Mike Leach's history against Alabama football includes a paradigm-shifting upset
In 1997, Mike Leach was little more than a kindred spirit in a supporting role. He was the offensive coordinator and quarterbacks coach at Kentucky under Hal Mumme, the person credited with taking the Air Raid from the NCAA’s lower ranks at Iowa Wesleyan) to the SEC. He took Leach along for the ride.
Leach's first game against Alabama was Oct. 4, 1997, in what was then Commonwealth Stadium. The 40-34 overtime win for Kentucky — the Wildcats’ first win over UA in 75 years — has since been looked to as a watershed moment in the history of offensive football. It was documented thoroughly in S.C. Gwynne’s book “The Perfect Pass,” a cross between a Mumme biography and the origin story of the Air Raid.
Twenty-three years later, Leach is back on the SEC’s sidelines, now as the coach of Mississippi State. When the Bulldogs (1-3) visit Bryant-Denny Stadium to play No. 2 Alabama (5-0) on Saturday (6 p.m., ESPN), it will be two decades after Leach and Mumme first grabbed the nation’s attention, starting the process of taking the Air Raid from a gimmick to a viable offense that would inspire others for years to come.
“I do remember how Hal Mumme used those short passes as a substitute for the run game,” Eli Gold, the play-by-play radio broadcaster for Alabama football games since 1988, said.
In the win, not only did Kentucky attempt more passes than it did runs, 49 to 25, it completed more passes (32) than it attempted runs. Three receivers had at least 60 yards against the Crimson Tide, including 103 from Derek Homer. Craig Yeast scored on a 26-yard touchdown pass to win the game in overtime.
Tim Couch threw for 355 yards and four touchdowns, but what Leach remembers most of Couch’s performance was a conversation with Bruce Fuller, then the last Kentucky quarterback to beat Alabama in 1922. At least 90 years old and attending the game, Fuller shook Couch’s hand after the game and delivered a message: break the huddle quicker.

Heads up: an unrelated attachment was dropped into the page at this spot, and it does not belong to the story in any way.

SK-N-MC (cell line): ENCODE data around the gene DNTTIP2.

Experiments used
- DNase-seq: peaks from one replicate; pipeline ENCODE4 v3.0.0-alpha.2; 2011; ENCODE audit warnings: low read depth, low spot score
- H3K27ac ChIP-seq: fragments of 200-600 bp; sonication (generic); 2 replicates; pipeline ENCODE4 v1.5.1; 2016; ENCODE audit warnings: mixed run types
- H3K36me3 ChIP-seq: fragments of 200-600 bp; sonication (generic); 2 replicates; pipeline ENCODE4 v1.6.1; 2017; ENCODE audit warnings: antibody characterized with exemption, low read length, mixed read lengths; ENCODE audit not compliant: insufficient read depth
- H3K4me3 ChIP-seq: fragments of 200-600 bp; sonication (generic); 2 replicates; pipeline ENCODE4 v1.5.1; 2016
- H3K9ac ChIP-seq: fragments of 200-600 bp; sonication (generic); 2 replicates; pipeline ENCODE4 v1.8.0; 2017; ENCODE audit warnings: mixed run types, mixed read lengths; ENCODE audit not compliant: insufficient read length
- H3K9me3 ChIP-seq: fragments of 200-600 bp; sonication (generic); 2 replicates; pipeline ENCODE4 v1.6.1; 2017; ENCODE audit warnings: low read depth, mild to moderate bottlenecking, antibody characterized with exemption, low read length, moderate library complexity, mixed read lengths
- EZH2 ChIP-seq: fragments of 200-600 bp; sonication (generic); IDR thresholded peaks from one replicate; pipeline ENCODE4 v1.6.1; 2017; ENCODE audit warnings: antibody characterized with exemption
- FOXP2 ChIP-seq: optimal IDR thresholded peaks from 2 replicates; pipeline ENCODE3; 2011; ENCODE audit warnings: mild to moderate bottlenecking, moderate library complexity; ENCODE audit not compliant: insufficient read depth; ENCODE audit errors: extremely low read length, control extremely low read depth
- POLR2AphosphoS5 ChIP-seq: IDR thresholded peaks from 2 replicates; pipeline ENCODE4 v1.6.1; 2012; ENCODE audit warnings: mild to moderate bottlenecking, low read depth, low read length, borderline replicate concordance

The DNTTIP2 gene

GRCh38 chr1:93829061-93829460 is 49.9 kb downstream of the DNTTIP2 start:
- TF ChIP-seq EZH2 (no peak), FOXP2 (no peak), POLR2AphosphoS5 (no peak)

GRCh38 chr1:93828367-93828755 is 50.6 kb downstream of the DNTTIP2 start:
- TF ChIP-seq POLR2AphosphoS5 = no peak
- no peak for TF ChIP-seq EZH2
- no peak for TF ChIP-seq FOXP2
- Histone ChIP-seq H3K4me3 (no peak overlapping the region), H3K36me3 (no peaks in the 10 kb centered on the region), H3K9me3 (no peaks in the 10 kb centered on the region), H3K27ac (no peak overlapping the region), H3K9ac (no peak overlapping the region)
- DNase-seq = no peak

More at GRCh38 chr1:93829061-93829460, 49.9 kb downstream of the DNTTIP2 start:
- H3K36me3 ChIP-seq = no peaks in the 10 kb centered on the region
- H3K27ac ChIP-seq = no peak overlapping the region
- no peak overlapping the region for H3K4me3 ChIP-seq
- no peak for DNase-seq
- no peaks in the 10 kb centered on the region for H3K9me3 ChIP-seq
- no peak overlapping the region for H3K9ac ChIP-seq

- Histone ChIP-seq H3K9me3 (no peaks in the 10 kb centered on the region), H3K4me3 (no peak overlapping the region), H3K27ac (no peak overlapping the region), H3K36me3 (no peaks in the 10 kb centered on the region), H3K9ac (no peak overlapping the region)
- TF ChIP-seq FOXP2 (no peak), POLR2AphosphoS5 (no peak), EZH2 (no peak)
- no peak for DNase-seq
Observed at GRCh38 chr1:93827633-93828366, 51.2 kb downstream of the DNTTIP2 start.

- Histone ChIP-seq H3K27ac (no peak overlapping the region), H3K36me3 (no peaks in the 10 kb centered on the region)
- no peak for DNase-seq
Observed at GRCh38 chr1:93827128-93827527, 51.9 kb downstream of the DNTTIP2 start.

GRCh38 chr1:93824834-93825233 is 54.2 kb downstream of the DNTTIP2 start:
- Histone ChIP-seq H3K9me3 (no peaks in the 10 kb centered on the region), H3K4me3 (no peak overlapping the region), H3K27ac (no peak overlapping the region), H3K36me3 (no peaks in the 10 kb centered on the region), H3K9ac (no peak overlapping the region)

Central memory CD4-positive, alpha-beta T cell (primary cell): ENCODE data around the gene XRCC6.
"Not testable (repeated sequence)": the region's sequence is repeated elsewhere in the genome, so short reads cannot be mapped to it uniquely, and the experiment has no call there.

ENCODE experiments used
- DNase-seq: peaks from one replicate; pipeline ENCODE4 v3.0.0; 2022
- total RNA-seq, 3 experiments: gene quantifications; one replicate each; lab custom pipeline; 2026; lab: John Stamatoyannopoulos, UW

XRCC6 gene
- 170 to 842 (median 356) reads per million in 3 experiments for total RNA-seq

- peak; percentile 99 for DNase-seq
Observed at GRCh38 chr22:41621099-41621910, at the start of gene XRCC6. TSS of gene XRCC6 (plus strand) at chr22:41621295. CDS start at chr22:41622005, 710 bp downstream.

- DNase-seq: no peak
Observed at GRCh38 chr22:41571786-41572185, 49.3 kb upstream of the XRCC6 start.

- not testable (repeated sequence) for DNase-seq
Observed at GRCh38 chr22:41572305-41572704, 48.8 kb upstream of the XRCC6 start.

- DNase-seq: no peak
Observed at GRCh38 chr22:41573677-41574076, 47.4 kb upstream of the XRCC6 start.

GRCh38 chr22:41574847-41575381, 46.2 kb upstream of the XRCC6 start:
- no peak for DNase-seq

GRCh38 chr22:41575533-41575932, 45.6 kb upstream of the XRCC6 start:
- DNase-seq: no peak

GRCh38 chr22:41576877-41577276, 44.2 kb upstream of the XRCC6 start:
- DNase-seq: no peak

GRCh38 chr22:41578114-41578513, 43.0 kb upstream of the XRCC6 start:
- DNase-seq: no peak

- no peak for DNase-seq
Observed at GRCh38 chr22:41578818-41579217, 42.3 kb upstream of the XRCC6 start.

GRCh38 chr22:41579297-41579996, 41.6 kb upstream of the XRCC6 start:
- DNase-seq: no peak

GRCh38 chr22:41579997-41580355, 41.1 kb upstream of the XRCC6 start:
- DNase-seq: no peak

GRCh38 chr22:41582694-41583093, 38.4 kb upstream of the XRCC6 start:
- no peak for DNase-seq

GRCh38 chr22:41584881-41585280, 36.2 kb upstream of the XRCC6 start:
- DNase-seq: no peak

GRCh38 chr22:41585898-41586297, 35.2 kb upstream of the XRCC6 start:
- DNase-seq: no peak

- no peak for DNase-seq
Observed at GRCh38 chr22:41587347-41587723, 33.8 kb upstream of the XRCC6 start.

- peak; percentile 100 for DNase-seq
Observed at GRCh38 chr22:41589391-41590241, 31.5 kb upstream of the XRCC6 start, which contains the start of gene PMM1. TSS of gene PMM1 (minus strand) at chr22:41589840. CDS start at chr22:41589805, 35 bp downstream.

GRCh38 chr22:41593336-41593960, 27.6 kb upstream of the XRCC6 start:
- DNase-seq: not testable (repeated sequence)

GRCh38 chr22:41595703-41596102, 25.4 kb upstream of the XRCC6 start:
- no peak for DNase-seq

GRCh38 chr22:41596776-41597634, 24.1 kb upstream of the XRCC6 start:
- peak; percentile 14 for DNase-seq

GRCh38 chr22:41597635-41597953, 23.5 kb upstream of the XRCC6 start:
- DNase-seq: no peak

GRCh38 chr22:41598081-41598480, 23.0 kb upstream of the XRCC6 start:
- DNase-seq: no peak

Gold remembers the initial shock of it all — he said on the postgame show: “The Kentucky fans aren’t quite sure how to celebrate it. They’re headed to Rupp Arena to cut down the nets.”
It wasn’t until years later the game was assigned its meaning for the future of offense football.
“I think it was more, a lot of people thought Alabama got caught up in an anomaly that night,” Gold said. “On any given day, as the old saying goes, anybody can beat anybody. I don’t know if it was obvious to me at that point.”
Leach would only spend one more season under Mumme at Kentucky, leaving for the same position at Oklahoma for one season before nine years as the coach at Texas Tech, followed by eight seasons at Washington State.
More:SEC football coaches continue to be the highest-paid in the sport
In those years, Leach’s Air Raid became much more than the anomaly that occasionally traps a bigger adversary.
“It’s very effective and certainly something that is a little bit different than what you see week in and week out. I think you have to play a little bit differently against it,” UA coach Nick Saban said. “It’s very well-conceived. They do a really, really good job of coaching what they do, so you’ve gotta do a really good job for your players to be able to react to those things, anticipate what’s gonna happen, break on the ball, tackle well in space. There’s a lot of things that go into being able to play well against it because they’re very effective at how they execute it.”
Reach Brett Hudson at 205-722-0196 or email@example.com or via Twitter, @Brett_Hudson